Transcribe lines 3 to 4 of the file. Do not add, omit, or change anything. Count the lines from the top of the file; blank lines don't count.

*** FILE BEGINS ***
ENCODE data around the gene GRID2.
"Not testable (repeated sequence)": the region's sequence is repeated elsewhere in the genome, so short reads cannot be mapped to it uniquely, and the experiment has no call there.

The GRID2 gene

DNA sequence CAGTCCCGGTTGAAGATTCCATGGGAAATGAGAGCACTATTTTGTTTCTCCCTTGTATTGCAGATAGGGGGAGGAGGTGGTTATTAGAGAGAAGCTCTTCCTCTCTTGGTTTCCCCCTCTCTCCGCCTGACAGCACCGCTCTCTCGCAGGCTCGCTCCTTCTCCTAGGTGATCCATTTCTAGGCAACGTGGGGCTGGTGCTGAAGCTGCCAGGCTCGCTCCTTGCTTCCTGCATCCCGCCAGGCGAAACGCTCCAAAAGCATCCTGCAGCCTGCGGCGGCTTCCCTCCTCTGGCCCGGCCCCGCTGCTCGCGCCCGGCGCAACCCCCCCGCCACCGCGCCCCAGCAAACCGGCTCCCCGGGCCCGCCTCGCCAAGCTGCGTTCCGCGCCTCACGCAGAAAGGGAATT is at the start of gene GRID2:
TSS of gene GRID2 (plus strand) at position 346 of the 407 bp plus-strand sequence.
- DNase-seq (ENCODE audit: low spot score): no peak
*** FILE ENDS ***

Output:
The GRID2 gene

DNA sequence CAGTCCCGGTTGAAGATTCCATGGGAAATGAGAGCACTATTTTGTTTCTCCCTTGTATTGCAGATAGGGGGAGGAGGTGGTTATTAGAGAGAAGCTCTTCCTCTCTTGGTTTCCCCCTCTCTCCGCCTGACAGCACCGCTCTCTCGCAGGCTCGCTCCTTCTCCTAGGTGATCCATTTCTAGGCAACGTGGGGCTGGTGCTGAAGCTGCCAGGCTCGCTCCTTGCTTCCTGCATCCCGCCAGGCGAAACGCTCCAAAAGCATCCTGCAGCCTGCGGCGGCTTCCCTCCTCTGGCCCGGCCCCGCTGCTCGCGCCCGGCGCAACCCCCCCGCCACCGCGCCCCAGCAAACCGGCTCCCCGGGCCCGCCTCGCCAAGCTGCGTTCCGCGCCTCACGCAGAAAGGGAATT is at the start of gene GRID2: